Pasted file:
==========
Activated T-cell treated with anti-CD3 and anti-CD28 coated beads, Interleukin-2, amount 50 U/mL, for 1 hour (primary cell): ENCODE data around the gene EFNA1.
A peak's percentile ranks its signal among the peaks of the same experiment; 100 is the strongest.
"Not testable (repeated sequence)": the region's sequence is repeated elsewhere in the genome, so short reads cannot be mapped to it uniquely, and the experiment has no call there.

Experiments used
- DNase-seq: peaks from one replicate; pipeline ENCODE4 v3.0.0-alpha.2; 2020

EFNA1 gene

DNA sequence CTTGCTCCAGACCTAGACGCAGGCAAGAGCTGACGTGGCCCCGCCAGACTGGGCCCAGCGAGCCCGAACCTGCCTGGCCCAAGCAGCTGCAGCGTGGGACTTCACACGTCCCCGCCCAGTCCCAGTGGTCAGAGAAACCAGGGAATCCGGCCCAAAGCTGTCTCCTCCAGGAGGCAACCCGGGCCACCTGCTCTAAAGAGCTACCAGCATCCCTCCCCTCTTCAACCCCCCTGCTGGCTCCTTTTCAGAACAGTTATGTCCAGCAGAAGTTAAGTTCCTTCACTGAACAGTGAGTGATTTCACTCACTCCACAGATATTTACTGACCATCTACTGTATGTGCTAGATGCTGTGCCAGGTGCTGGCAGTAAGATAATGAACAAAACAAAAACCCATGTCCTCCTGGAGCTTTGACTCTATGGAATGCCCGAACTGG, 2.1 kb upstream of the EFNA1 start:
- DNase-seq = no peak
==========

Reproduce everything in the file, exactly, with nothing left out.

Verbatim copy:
Activated T-cell treated with anti-CD3 and anti-CD28 coated beads, Interleukin-2, amount 50 U/mL, for 1 hour (primary cell): ENCODE data around the gene EFNA1.
A peak's percentile ranks its signal among the peaks of the same experiment; 100 is the strongest.
"Not testable (repeated sequence)": the region's sequence is repeated elsewhere in the genome, so short reads cannot be mapped to it uniquely, and the experiment has no call there.

Experiments used
- DNase-seq: peaks from one replicate; pipeline ENCODE4 v3.0.0-alpha.2; 2020

EFNA1 gene

DNA sequence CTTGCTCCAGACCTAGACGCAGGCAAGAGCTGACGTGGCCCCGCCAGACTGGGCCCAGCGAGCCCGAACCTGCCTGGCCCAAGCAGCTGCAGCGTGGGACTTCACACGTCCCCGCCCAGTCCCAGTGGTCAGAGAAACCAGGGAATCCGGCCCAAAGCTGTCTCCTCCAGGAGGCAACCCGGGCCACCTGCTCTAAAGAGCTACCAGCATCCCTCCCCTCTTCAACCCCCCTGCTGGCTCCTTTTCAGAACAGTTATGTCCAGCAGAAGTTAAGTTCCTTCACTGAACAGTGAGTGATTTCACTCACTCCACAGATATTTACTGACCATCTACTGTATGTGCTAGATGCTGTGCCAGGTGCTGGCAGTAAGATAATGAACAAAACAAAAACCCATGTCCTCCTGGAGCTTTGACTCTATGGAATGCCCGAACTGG, 2.1 kb upstream of the EFNA1 start:
- DNase-seq = no peak